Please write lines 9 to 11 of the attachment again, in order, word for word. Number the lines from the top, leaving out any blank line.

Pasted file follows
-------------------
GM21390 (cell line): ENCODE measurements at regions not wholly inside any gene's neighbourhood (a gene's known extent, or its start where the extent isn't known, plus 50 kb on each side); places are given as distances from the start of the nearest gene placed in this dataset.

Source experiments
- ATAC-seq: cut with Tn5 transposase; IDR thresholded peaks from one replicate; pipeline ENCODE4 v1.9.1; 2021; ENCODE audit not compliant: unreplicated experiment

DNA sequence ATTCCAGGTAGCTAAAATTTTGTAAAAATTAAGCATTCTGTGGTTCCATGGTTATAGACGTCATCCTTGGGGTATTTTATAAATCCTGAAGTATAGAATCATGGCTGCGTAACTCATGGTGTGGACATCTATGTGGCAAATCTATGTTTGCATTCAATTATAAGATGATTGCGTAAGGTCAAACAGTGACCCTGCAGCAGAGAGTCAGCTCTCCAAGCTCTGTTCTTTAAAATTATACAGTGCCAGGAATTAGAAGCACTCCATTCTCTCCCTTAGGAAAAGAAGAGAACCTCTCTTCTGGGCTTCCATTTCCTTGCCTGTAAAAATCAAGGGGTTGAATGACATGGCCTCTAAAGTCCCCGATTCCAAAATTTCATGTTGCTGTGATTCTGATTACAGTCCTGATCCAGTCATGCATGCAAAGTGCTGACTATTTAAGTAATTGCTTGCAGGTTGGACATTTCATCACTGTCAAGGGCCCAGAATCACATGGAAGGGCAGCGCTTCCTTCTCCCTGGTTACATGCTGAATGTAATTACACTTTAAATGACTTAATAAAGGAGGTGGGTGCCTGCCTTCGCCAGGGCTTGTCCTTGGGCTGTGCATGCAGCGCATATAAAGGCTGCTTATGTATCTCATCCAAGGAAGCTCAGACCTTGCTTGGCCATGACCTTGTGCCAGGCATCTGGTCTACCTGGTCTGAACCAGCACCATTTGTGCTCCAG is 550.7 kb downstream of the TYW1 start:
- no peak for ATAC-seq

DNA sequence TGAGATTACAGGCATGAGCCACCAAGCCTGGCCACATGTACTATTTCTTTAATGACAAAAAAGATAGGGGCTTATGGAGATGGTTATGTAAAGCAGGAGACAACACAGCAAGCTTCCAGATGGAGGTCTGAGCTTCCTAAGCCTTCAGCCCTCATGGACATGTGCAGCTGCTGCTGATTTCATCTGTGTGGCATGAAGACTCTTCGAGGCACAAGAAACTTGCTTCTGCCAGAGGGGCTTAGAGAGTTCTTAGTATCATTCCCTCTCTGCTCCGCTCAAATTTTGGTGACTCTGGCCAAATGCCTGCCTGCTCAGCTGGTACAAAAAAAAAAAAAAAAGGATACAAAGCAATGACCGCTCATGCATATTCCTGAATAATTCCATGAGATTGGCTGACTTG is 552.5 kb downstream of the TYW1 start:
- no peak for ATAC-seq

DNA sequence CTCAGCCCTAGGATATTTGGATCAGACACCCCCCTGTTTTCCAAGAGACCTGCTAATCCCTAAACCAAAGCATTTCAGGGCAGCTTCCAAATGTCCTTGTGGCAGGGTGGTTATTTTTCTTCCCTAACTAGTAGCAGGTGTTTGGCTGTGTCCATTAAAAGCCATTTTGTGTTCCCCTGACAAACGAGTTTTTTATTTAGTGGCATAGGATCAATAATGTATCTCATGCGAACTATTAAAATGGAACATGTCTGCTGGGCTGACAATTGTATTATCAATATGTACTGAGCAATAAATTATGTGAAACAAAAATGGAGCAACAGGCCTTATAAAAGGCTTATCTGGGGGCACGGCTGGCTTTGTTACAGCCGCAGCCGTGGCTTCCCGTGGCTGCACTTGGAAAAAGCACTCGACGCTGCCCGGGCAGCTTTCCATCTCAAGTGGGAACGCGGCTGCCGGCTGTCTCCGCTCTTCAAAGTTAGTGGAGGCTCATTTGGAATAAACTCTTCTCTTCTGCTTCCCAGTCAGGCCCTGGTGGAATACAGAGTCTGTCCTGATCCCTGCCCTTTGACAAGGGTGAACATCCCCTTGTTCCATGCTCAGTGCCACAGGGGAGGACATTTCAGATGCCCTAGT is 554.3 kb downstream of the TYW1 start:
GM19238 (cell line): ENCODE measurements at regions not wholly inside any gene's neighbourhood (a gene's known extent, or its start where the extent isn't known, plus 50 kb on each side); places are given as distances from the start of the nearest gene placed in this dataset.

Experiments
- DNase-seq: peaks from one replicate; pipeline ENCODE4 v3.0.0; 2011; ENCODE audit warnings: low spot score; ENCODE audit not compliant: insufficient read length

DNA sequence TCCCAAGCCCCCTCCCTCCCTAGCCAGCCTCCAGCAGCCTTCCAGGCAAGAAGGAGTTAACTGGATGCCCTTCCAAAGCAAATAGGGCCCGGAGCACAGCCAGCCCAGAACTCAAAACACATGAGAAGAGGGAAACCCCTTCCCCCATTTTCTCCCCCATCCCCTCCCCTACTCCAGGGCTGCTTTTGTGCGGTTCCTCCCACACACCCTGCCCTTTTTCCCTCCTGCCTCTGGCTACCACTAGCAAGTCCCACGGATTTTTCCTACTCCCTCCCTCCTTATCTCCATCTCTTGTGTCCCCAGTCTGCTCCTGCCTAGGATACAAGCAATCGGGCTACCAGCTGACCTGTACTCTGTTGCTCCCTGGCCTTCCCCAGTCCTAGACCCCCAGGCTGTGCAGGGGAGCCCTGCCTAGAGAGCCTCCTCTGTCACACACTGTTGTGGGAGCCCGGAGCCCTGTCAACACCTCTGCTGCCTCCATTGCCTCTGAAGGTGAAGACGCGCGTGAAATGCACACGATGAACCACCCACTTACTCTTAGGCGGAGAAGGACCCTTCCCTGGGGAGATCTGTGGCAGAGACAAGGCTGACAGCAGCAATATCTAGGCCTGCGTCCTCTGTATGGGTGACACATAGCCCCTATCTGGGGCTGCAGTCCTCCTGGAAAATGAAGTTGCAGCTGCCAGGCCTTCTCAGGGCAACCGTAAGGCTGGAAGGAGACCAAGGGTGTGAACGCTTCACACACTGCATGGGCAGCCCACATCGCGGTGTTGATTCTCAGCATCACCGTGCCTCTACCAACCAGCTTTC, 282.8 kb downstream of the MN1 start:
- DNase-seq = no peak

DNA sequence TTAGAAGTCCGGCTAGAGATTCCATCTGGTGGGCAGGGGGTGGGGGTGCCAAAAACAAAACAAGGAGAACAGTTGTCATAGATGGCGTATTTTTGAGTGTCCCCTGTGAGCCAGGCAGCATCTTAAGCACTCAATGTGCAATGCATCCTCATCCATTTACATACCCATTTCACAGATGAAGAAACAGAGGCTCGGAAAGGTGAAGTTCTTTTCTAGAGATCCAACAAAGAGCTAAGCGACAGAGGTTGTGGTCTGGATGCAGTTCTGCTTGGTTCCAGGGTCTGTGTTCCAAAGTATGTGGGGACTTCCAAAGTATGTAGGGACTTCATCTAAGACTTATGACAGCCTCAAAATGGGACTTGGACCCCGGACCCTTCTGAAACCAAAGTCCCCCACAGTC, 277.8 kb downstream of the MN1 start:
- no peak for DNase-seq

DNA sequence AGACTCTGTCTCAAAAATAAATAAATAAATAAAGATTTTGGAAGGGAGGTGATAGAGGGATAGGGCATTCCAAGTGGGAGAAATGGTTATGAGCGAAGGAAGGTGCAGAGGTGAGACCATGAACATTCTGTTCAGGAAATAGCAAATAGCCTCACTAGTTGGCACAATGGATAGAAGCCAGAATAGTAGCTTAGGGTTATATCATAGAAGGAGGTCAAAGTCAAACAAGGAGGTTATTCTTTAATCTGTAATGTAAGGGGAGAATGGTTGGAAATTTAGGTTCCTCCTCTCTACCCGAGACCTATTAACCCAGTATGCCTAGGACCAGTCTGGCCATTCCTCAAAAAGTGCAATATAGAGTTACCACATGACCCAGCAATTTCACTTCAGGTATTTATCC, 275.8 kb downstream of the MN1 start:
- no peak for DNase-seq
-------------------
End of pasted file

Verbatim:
GM19238 (cell line): ENCODE measurements at regions not wholly inside any gene's neighbourhood (a gene's known extent, or its start where the extent isn't known, plus 50 kb on each side); places are given as distances from the start of the nearest gene placed in this dataset.

Experiments
- DNase-seq: peaks from one replicate; pipeline ENCODE4 v3.0.0; 2011; ENCODE audit warnings: low spot score; ENCODE audit not compliant: insufficient read length